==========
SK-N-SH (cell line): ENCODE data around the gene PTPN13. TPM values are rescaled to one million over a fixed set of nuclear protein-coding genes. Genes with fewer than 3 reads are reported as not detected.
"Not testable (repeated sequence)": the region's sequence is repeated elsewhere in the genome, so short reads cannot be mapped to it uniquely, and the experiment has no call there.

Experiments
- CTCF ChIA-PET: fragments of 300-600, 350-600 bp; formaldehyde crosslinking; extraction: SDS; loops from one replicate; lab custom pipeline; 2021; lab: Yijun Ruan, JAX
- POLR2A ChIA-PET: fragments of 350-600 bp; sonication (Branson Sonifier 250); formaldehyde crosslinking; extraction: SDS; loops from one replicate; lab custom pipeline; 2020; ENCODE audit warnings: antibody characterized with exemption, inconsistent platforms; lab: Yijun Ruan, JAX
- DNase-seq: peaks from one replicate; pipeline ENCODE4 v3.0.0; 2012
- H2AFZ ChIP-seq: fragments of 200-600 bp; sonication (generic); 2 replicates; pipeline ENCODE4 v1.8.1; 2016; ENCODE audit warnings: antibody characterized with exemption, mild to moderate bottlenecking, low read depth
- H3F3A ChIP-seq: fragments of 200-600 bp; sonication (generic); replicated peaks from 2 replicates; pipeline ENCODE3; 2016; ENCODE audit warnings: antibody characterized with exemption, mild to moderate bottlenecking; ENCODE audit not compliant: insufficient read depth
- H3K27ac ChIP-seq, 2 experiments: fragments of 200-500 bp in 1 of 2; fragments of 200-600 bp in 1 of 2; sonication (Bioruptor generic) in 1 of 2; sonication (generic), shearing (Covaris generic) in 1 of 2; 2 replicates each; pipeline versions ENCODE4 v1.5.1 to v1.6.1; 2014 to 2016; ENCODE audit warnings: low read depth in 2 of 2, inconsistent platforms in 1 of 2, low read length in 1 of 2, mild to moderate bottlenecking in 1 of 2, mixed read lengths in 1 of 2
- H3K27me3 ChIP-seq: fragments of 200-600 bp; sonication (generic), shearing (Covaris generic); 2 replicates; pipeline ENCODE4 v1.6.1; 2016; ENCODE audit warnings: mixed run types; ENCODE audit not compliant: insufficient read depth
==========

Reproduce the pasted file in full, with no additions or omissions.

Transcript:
SK-N-SH (cell line): ENCODE data around the gene PTPN13. TPM values are rescaled to one million over a fixed set of nuclear protein-coding genes. Genes with fewer than 3 reads are reported as not detected.
"Not testable (repeated sequence)": the region's sequence is repeated elsewhere in the genome, so short reads cannot be mapped to it uniquely, and the experiment has no call there.

Experiments
- CTCF ChIA-PET: fragments of 300-600, 350-600 bp; formaldehyde crosslinking; extraction: SDS; loops from one replicate; lab custom pipeline; 2021; lab: Yijun Ruan, JAX
- POLR2A ChIA-PET: fragments of 350-600 bp; sonication (Branson Sonifier 250); formaldehyde crosslinking; extraction: SDS; loops from one replicate; lab custom pipeline; 2020; ENCODE audit warnings: antibody characterized with exemption, inconsistent platforms; lab: Yijun Ruan, JAX
- DNase-seq: peaks from one replicate; pipeline ENCODE4 v3.0.0; 2012
- H2AFZ ChIP-seq: fragments of 200-600 bp; sonication (generic); 2 replicates; pipeline ENCODE4 v1.8.1; 2016; ENCODE audit warnings: antibody characterized with exemption, mild to moderate bottlenecking, low read depth
- H3F3A ChIP-seq: fragments of 200-600 bp; sonication (generic); replicated peaks from 2 replicates; pipeline ENCODE3; 2016; ENCODE audit warnings: antibody characterized with exemption, mild to moderate bottlenecking; ENCODE audit not compliant: insufficient read depth
- H3K27ac ChIP-seq, 2 experiments: fragments of 200-500 bp in 1 of 2; fragments of 200-600 bp in 1 of 2; sonication (Bioruptor generic) in 1 of 2; sonication (generic), shearing (Covaris generic) in 1 of 2; 2 replicates each; pipeline versions ENCODE4 v1.5.1 to v1.6.1; 2014 to 2016; ENCODE audit warnings: low read depth in 2 of 2, inconsistent platforms in 1 of 2, low read length in 1 of 2, mild to moderate bottlenecking in 1 of 2, mixed read lengths in 1 of 2
- H3K27me3 ChIP-seq: fragments of 200-600 bp; sonication (generic), shearing (Covaris generic); 2 replicates; pipeline ENCODE4 v1.6.1; 2016; ENCODE audit warnings: mixed run types; ENCODE audit not compliant: insufficient read depth